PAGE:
The magnificent Vatican Library, one of the oldest and richest in the world, was unveiled today after a three year and $11.5 million restoration.
Faced with sagging floors and major restructuring work, the Vatican decided in 2007 to shut down the library completely for the first time in its 500 years of existence and do the job properly. The Apostolic, or papal library was founded by Pope Sixtus IV in 1475, and did not even shut down during two world wars.
Amid protests and skepticism from scholars the world over, who scrambled to do last minute research before doors were shut, the Cardinal Librarian Raffaele Farina promised that the the library would re-open in September 2010. In a crowded press conference in the spectacular reading room known as the Salone Sistino (after Pope Sixtus V) Farina proudly announced today that his promise was kept and the job was done.
While it was shown to the press and officials today, it will be opened to researchers Sept. 20.
Farina explained that the unusual decision to close the library came from having done previous work with the doors open and realizing that the job they faced was huge, invasive and noisy, and would "compromise that atmosphere of busy tranquillity that is typical of our library."
The Vatican library houses what is considered the world's largest collection of manuscripts – books written by hand – 75,000 of them in Latin, Greek, Arabic, Hebrew, Persian and more. In addition, there are almost 2 million printed books and serials, including over 8,000 incunabula - the earliest printed books. It also has a collection of some 100,000 prints, engravings, maps and drawings, and over 300,000 Greek, Roman and papal coins and medals.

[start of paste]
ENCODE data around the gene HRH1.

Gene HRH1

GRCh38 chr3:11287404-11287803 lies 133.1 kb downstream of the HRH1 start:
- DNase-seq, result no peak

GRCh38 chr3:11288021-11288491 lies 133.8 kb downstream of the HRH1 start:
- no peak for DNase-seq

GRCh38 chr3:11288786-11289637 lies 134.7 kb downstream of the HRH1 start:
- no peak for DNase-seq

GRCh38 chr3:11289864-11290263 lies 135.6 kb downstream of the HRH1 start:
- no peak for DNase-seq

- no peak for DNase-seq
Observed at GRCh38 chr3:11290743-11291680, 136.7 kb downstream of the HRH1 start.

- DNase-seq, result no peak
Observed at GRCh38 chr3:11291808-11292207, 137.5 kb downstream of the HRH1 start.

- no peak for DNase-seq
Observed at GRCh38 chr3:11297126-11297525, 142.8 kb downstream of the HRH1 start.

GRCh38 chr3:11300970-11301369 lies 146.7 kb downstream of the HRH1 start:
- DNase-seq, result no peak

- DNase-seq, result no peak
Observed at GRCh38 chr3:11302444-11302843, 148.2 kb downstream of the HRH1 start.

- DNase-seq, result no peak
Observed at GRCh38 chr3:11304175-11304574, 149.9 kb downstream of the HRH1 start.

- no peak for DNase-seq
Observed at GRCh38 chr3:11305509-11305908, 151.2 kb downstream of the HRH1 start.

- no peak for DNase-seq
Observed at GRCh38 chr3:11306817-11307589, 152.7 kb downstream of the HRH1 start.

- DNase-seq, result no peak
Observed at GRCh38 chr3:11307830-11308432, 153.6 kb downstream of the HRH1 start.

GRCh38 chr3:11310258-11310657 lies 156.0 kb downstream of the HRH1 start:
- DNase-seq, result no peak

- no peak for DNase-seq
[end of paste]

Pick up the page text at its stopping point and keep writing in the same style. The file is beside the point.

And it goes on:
The Vatican library specializes in the humanities: theology, law, philosophy, history, and science. "You aren't likely to find a book on economics here, " said one librarian.
It is also a library with a mission, said library Prefect Monsignor Cesare Pasini, in the spirit of service, humanism and universality. At its closing, Pope Benedict the XVI described the library as "a welcoming home of science, culture and humanity that opens its doors to scholars from every part of the world, without distinction of provenance, religion and culture."
According to Farina, the Pope followed the progress of the work closely. "Every time I saw him in the past three years, he asked me 'How is the library going? Will it really be finished on time?"
It is also not a public library. Only post-graduate researchers and scholars are allowed to consult the precious tomes, none of which can be checked out., except by the Pope himself.
"Occasionally, he has requested specific volumes," Pasini told the Catholic News Service in July, and they are promptly delivered to his office. "It's the pope's library."
With the exception of a modified entrance, special high-tech entrance turnstiles and two new elevators, little of the restructuring is visible to most visitors. The majestic frescoed reading rooms lined with leather-bound books on wooden shelves remain the same, while a new modern tower has appeared in the 16th century courtyard to accommodate another elevator which will safely bring manuscripts from the vault 12 feet underground into the manuscript reading room.